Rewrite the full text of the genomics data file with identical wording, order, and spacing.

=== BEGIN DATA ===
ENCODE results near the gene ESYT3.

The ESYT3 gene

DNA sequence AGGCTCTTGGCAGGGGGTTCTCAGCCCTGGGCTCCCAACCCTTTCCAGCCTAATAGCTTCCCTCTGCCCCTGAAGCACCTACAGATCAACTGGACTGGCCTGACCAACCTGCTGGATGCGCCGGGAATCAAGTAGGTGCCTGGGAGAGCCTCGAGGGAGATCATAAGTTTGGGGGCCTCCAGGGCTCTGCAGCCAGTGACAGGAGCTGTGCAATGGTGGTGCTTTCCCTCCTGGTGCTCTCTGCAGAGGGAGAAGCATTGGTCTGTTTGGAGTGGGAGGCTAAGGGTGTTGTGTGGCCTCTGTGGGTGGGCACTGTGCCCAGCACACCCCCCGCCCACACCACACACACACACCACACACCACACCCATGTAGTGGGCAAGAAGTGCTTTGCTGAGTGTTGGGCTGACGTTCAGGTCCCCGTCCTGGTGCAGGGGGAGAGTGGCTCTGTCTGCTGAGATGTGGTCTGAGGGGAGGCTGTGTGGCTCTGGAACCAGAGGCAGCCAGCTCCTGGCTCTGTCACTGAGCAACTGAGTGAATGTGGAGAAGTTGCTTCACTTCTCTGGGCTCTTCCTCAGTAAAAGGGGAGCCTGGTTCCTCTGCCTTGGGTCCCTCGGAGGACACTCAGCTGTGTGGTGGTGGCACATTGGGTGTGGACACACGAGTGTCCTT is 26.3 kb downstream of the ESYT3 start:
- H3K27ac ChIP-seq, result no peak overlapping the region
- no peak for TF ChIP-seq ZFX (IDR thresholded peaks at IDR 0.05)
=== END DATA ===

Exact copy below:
ENCODE results near the gene ESYT3.

The ESYT3 gene

DNA sequence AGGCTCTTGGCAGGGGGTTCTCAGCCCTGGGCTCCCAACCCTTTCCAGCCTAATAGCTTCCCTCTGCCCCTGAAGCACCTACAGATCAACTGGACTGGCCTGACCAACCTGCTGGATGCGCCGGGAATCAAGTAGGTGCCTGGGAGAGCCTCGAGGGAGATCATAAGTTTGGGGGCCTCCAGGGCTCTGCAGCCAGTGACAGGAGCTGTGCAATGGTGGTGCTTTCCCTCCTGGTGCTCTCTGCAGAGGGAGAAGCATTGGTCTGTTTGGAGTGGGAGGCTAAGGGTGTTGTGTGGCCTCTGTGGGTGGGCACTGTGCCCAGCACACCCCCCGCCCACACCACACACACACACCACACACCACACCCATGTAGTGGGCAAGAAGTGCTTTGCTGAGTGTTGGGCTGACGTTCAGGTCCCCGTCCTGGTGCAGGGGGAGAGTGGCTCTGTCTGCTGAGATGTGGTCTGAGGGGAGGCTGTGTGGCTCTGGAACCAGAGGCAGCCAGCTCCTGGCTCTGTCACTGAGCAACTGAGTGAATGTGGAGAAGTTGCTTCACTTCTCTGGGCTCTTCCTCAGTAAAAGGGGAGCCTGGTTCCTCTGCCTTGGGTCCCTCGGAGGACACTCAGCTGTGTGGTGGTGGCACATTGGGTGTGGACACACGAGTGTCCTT is 26.3 kb downstream of the ESYT3 start:
- H3K27ac ChIP-seq, result no peak overlapping the region
- no peak for TF ChIP-seq ZFX (IDR thresholded peaks at IDR 0.05)